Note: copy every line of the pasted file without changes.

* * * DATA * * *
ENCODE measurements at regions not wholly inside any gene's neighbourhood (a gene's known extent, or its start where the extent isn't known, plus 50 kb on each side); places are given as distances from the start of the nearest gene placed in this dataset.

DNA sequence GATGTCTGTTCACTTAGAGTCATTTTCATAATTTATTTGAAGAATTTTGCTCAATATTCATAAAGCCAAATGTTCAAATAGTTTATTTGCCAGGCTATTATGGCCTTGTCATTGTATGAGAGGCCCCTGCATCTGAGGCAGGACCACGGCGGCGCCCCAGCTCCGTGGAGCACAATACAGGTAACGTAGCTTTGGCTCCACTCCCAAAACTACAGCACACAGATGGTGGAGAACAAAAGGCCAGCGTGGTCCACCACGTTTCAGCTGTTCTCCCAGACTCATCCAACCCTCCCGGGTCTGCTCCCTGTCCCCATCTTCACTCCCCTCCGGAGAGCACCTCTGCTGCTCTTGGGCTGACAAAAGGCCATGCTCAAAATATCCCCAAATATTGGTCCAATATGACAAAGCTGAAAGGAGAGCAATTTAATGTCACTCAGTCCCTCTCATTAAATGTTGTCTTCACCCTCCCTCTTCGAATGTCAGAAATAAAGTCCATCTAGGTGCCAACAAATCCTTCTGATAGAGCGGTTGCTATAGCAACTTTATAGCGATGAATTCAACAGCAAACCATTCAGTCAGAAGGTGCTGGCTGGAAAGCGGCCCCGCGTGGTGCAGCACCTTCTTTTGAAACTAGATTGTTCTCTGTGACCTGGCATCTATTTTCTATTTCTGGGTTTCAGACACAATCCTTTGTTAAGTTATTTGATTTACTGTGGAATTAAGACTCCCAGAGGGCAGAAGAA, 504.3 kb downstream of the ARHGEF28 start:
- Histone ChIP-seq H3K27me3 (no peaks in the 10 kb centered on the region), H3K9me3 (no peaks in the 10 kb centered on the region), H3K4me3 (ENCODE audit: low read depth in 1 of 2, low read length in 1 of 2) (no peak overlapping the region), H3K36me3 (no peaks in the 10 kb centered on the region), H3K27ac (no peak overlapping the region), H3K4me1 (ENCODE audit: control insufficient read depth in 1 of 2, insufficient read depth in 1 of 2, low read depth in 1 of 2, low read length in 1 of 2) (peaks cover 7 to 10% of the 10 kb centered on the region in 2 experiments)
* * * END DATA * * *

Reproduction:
ENCODE measurements at regions not wholly inside any gene's neighbourhood (a gene's known extent, or its start where the extent isn't known, plus 50 kb on each side); places are given as distances from the start of the nearest gene placed in this dataset.

DNA sequence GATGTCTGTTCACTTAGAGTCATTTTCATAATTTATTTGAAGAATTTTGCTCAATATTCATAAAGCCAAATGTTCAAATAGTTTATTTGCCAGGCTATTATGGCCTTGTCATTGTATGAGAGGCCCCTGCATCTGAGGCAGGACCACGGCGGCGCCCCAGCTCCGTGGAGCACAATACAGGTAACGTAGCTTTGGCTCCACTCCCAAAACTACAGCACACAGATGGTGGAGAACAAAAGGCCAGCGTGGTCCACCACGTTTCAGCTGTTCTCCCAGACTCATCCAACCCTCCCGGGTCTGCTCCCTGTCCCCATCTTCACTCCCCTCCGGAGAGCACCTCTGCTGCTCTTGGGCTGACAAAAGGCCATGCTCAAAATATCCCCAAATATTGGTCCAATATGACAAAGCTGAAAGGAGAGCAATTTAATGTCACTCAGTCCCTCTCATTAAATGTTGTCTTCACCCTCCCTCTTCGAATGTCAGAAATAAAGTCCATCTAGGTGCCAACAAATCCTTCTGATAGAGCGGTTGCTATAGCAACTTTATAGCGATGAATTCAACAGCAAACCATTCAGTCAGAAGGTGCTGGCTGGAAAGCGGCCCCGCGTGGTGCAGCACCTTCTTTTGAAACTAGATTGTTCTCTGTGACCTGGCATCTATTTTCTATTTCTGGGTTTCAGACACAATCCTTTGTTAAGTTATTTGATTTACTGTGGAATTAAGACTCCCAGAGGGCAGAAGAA, 504.3 kb downstream of the ARHGEF28 start:
- Histone ChIP-seq H3K27me3 (no peaks in the 10 kb centered on the region), H3K9me3 (no peaks in the 10 kb centered on the region), H3K4me3 (ENCODE audit: low read depth in 1 of 2, low read length in 1 of 2) (no peak overlapping the region), H3K36me3 (no peaks in the 10 kb centered on the region), H3K27ac (no peak overlapping the region), H3K4me1 (ENCODE audit: control insufficient read depth in 1 of 2, insufficient read depth in 1 of 2, low read depth in 1 of 2, low read length in 1 of 2) (peaks cover 7 to 10% of the 10 kb centered on the region in 2 experiments)